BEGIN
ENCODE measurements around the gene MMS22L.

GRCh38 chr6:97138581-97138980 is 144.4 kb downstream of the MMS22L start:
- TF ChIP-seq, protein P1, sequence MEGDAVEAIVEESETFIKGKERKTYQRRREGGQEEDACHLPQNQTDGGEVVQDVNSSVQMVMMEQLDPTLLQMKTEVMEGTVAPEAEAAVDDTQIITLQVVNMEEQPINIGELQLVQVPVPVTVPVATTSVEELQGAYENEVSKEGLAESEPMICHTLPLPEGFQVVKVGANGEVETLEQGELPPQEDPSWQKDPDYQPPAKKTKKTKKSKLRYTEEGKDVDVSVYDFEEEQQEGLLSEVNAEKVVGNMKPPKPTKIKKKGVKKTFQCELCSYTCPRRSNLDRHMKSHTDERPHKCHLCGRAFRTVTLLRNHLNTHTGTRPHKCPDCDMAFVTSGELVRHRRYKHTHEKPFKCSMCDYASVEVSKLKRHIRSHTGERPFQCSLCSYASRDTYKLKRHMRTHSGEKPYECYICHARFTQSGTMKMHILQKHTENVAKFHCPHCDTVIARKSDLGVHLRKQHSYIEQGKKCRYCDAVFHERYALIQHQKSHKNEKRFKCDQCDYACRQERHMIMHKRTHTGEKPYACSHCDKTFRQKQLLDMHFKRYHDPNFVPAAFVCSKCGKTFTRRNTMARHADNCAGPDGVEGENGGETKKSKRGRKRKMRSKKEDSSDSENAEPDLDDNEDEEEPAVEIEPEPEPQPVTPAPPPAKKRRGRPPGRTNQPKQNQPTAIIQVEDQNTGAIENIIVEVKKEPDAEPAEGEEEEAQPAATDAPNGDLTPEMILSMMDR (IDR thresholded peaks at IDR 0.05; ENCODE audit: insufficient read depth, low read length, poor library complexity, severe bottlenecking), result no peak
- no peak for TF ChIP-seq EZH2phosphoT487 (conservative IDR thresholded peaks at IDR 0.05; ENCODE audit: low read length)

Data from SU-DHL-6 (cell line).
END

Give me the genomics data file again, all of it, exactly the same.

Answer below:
ENCODE measurements around the gene MMS22L.

GRCh38 chr6:97138581-97138980 is 144.4 kb downstream of the MMS22L start:
- TF ChIP-seq, protein P1, sequence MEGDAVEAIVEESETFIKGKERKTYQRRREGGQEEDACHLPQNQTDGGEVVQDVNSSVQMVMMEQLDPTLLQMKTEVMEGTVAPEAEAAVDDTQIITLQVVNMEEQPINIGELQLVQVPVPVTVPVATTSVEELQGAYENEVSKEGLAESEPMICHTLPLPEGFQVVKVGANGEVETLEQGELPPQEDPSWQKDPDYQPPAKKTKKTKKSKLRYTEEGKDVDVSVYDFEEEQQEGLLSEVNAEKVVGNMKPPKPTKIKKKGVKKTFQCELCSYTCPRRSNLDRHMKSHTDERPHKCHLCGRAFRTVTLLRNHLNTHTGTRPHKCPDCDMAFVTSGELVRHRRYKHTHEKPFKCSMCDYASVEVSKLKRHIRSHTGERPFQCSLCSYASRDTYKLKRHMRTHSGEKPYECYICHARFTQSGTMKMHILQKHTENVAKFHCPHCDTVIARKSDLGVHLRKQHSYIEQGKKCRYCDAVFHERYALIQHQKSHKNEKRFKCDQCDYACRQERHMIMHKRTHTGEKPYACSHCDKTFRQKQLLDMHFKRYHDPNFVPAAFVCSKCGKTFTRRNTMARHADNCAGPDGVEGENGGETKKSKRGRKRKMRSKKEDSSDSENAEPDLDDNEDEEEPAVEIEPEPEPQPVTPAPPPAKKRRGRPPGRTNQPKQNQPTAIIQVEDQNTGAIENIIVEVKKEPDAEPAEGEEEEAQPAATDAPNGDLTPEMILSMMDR (IDR thresholded peaks at IDR 0.05; ENCODE audit: insufficient read depth, low read length, poor library complexity, severe bottlenecking), result no peak
- no peak for TF ChIP-seq EZH2phosphoT487 (conservative IDR thresholded peaks at IDR 0.05; ENCODE audit: low read length)

Data from SU-DHL-6 (cell line).